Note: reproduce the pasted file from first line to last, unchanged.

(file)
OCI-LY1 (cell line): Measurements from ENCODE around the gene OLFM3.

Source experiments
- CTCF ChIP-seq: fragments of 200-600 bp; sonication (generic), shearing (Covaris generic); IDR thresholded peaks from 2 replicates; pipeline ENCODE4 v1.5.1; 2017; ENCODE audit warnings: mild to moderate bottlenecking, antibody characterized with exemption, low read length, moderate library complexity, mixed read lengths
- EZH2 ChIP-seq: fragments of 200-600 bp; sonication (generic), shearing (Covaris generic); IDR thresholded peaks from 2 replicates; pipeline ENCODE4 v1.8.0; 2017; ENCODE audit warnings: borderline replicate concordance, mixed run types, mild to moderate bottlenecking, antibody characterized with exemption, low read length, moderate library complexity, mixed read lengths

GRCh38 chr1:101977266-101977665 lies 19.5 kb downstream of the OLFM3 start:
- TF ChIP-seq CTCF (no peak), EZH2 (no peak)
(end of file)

OCI-LY1 (cell line): Measurements from ENCODE around the gene OLFM3.

Source experiments
- CTCF ChIP-seq: fragments of 200-600 bp; sonication (generic), shearing (Covaris generic); IDR thresholded peaks from 2 replicates; pipeline ENCODE4 v1.5.1; 2017; ENCODE audit warnings: mild to moderate bottlenecking, antibody characterized with exemption, low read length, moderate library complexity, mixed read lengths
- EZH2 ChIP-seq: fragments of 200-600 bp; sonication (generic), shearing (Covaris generic); IDR thresholded peaks from 2 replicates; pipeline ENCODE4 v1.8.0; 2017; ENCODE audit warnings: borderline replicate concordance, mixed run types, mild to moderate bottlenecking, antibody characterized with exemption, low read length, moderate library complexity, mixed read lengths

GRCh38 chr1:101977266-101977665 lies 19.5 kb downstream of the OLFM3 start:
- TF ChIP-seq CTCF (no peak), EZH2 (no peak)